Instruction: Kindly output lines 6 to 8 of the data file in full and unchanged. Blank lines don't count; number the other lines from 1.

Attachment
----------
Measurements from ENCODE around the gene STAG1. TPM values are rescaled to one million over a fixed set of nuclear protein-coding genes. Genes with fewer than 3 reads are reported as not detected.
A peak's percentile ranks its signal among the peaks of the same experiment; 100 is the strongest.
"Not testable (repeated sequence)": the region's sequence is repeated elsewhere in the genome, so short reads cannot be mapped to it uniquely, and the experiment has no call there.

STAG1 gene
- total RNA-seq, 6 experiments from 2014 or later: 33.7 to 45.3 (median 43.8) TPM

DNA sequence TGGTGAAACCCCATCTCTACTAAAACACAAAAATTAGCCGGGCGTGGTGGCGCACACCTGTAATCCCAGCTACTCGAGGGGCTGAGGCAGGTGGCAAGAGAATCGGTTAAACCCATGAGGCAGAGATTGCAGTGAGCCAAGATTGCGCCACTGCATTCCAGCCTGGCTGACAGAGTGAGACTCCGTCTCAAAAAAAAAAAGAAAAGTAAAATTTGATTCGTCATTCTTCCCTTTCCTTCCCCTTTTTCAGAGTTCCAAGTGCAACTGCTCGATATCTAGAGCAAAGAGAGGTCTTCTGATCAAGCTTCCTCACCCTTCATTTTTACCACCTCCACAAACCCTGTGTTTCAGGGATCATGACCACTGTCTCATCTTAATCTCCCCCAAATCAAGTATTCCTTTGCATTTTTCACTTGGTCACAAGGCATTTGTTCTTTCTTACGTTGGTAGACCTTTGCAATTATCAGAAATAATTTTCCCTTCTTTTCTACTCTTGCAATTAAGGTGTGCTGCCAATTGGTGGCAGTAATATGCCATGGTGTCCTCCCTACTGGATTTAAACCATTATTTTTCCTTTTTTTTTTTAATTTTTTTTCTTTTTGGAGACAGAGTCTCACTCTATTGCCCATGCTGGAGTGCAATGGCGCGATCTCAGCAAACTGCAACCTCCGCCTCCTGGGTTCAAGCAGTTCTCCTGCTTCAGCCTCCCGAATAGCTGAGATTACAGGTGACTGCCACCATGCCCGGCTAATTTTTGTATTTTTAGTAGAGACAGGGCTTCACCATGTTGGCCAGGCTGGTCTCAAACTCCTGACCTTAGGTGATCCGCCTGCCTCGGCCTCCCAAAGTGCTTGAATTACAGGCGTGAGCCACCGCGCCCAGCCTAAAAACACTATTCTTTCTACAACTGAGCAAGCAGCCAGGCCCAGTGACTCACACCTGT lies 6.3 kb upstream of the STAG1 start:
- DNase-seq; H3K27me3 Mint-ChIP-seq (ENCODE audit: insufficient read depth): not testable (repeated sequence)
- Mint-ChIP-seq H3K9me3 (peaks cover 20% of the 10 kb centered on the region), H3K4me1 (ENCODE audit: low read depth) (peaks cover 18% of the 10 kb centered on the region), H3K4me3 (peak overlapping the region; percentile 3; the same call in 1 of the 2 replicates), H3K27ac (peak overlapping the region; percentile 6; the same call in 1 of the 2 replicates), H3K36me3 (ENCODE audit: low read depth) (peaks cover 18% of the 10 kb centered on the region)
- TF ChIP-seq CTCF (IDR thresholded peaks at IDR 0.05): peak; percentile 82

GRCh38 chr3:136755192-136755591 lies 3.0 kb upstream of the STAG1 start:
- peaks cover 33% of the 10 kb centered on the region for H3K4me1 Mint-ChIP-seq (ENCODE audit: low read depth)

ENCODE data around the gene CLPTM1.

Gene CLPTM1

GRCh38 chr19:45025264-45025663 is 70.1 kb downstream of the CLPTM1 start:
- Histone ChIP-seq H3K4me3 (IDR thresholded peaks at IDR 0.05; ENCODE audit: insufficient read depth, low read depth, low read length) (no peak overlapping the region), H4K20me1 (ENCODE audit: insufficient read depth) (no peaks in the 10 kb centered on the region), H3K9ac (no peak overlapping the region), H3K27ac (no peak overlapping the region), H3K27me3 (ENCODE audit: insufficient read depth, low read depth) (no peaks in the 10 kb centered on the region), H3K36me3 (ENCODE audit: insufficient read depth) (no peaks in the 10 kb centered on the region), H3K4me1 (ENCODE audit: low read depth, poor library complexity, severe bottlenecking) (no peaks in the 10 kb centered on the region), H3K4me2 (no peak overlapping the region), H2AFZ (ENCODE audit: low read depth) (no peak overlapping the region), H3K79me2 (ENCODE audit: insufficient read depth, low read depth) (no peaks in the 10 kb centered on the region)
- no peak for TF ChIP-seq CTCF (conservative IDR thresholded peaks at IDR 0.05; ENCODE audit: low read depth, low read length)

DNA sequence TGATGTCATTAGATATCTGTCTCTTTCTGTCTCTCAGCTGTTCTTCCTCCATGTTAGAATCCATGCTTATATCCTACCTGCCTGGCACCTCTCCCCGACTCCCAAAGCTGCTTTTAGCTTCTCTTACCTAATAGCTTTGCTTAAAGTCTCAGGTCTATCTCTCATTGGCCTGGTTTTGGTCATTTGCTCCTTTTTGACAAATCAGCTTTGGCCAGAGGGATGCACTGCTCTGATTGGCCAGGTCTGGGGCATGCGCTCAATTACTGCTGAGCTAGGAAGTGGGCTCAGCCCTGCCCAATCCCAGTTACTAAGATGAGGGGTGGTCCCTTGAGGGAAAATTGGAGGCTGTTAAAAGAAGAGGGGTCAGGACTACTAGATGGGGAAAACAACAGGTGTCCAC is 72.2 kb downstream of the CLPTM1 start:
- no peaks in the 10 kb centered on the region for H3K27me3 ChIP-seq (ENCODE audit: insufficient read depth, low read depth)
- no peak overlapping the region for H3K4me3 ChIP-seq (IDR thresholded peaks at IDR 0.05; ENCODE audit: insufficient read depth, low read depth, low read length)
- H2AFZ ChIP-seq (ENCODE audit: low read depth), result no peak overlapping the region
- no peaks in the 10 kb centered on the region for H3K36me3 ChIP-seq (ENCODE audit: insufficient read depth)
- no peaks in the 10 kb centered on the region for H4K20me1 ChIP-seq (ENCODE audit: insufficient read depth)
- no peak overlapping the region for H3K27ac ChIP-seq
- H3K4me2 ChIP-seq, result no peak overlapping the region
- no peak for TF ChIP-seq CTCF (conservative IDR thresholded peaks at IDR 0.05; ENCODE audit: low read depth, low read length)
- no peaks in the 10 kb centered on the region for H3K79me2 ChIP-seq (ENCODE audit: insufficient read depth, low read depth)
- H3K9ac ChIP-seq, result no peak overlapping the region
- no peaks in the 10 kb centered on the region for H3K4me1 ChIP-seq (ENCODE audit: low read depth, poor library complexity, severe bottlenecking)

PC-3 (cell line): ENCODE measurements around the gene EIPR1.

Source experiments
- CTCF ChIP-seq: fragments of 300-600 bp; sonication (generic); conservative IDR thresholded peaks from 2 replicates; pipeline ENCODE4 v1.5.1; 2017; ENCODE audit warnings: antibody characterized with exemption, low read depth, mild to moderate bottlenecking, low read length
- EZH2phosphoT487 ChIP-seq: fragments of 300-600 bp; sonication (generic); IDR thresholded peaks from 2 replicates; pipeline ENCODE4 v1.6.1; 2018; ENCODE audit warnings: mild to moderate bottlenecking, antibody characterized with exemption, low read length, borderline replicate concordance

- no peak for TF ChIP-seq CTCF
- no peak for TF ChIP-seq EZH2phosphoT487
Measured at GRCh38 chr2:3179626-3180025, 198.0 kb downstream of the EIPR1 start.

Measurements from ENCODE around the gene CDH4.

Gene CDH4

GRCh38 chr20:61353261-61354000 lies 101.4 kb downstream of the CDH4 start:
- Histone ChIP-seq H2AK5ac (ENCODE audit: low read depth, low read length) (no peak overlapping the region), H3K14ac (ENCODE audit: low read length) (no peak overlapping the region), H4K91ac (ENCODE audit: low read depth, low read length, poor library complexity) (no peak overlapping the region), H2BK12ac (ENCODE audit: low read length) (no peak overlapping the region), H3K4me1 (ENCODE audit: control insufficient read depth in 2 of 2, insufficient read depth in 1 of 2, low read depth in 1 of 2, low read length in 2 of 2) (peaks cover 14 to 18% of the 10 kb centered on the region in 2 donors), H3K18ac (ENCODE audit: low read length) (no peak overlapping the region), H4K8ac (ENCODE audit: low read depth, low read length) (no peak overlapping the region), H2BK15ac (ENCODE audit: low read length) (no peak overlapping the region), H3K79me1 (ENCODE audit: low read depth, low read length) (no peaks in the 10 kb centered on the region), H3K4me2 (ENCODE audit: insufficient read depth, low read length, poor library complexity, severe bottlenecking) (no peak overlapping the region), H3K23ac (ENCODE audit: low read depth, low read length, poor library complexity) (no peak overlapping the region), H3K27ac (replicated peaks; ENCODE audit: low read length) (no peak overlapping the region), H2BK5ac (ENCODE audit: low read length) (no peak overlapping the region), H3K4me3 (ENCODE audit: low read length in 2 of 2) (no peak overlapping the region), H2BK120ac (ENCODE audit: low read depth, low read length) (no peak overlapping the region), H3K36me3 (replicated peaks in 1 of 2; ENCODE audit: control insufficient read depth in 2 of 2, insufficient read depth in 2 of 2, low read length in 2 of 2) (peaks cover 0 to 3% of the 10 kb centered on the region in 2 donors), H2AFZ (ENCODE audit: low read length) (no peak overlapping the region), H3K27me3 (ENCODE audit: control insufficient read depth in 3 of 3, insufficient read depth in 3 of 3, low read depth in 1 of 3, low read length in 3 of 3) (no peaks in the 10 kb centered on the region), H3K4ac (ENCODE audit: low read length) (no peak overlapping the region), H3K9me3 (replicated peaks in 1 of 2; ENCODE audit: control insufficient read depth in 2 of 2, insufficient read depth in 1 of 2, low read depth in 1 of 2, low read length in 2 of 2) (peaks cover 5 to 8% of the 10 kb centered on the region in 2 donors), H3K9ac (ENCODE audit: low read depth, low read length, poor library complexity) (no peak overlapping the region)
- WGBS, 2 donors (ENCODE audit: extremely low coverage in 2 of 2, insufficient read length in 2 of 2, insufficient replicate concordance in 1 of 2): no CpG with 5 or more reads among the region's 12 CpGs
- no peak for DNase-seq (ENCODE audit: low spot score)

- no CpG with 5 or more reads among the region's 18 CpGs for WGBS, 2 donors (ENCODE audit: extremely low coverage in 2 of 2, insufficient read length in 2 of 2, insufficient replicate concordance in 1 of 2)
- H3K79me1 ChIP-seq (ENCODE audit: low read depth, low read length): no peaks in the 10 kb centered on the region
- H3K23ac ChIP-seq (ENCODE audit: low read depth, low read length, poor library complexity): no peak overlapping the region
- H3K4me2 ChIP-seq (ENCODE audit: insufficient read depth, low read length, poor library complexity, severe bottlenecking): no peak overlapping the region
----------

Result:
DNA sequence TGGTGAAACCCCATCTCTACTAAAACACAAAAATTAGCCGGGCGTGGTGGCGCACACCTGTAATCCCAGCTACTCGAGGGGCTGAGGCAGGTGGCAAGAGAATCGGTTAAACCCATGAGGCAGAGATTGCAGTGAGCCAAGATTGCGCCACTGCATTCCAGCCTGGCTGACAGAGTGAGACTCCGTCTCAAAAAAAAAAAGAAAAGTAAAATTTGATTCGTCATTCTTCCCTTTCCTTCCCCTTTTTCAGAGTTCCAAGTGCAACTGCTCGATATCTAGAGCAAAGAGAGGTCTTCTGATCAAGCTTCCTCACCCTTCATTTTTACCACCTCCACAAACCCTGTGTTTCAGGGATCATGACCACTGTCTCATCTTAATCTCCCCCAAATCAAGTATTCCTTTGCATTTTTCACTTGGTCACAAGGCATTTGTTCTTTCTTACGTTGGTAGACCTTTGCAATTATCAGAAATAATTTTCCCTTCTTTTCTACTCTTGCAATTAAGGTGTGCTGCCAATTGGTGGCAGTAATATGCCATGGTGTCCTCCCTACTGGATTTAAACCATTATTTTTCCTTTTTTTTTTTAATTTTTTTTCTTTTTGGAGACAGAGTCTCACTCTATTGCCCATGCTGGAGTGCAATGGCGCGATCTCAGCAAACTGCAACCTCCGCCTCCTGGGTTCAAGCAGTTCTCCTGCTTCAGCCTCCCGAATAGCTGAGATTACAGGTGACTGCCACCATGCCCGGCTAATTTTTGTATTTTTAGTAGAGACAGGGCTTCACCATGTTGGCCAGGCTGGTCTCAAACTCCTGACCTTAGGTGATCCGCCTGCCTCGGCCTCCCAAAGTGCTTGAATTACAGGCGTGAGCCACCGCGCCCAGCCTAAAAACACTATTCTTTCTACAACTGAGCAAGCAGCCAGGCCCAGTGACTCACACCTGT lies 6.3 kb upstream of the STAG1 start:
- DNase-seq; H3K27me3 Mint-ChIP-seq (ENCODE audit: insufficient read depth): not testable (repeated sequence)
- Mint-ChIP-seq H3K9me3 (peaks cover 20% of the 10 kb centered on the region), H3K4me1 (ENCODE audit: low read depth) (peaks cover 18% of the 10 kb centered on the region), H3K4me3 (peak overlapping the region; percentile 3; the same call in 1 of the 2 replicates), H3K27ac (peak overlapping the region; percentile 6; the same call in 1 of the 2 replicates), H3K36me3 (ENCODE audit: low read depth) (peaks cover 18% of the 10 kb centered on the region)